Bats and birds: Exceptional longevity despite high metabolic rates

Ageing Res Rev. 2010 Jan;9(1):12-9. doi: 10.1016/j.arr.2009.07.006. Epub 2009 Jul 28.

Abstract

Bats and birds live substantially longer on average than non-flying mammals of similar body size. The combination of small body size, high metabolic rates, and long lifespan in bats and birds would not seem to support oxidative theories of ageing that view senescence as the gradual accumulation of damage from metabolic byproducts. However, large-scale comparative analyses and laboratory studies on a few emerging model species have identified multiple mechanisms for resisting oxidative damage to mitochondrial DNA and cellular structures in both bats and birds. Here we review these recent findings, and suggest areas in which additional progress on ageing mechanisms can be made using bats and birds as novel systems. New techniques for determining the age of free-living, wild individuals, and robustly supported molecular phylogenies, are under development and will improve the efforts of comparative biologists to identify ecological and evolutionary factors promoting long lifespan. In the laboratory, greater development of emerging laboratory models and comparative functional genomic approaches will be needed to identify the molecular pathways of longevity extension in birds and bats.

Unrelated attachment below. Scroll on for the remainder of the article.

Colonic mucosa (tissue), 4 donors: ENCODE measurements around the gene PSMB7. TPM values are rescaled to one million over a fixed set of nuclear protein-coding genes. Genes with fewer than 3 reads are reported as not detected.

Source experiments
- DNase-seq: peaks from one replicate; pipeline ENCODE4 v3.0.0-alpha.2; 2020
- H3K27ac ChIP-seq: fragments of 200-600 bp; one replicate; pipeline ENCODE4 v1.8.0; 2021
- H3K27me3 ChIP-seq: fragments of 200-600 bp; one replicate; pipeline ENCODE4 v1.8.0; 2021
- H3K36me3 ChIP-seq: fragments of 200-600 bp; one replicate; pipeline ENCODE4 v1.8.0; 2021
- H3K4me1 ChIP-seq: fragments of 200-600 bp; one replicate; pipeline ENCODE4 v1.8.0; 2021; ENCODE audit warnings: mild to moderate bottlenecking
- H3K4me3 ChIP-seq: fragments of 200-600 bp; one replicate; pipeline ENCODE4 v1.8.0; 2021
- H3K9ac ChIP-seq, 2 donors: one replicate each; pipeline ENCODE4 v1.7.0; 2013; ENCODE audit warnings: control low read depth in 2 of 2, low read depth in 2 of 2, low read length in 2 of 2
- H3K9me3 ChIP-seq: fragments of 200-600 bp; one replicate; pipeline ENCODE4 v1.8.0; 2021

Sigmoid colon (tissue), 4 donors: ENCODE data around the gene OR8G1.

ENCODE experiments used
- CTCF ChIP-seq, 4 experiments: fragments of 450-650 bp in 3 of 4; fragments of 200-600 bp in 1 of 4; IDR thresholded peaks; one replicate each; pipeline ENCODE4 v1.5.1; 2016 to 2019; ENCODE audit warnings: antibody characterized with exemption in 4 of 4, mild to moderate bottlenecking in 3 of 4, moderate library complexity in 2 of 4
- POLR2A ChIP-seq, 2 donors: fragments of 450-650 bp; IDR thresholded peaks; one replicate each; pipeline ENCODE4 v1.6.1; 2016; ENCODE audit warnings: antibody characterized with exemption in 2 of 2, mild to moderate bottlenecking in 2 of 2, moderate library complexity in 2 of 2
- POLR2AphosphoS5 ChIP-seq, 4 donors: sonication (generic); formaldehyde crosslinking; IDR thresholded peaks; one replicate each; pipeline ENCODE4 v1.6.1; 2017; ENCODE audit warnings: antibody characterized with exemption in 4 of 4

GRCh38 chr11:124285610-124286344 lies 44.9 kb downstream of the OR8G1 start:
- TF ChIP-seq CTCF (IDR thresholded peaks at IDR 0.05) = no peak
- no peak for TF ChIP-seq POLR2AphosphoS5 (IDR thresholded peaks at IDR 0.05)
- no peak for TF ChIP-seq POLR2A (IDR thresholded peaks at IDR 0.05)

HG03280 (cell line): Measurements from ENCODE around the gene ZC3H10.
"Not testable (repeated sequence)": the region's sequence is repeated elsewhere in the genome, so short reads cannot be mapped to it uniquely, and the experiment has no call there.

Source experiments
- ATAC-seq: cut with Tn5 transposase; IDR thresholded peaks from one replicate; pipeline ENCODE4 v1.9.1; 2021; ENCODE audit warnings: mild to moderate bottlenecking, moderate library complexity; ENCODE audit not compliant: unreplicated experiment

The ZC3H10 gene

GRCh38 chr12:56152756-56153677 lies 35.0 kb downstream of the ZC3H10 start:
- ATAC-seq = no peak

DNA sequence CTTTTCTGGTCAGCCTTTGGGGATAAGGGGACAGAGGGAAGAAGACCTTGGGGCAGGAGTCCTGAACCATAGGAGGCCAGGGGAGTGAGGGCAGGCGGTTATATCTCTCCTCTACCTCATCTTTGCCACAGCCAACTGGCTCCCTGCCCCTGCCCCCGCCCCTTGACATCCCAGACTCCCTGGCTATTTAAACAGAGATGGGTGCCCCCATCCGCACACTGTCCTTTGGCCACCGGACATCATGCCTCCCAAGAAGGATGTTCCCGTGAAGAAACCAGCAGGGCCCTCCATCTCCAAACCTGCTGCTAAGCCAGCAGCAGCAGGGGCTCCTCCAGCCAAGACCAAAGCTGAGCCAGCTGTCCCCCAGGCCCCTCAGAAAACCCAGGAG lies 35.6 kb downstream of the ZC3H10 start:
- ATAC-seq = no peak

Publication types

  • Review

MeSH terms

  • Aging / physiology
  • Animal Migration
  • Animals
  • Biological Evolution
  • Birds / metabolism
  • Birds / physiology*
  • Body Size / physiology
  • Chiroptera / metabolism
  • Chiroptera / physiology*
  • DNA, Mitochondrial / genetics
  • DNA, Mitochondrial / metabolism
  • Energy Metabolism / physiology*
  • Flight, Animal / physiology
  • Longevity / physiology*
  • Oxidative Stress / genetics
  • Oxidative Stress / physiology
  • Telomere / physiology

Substances

  • DNA, Mitochondrial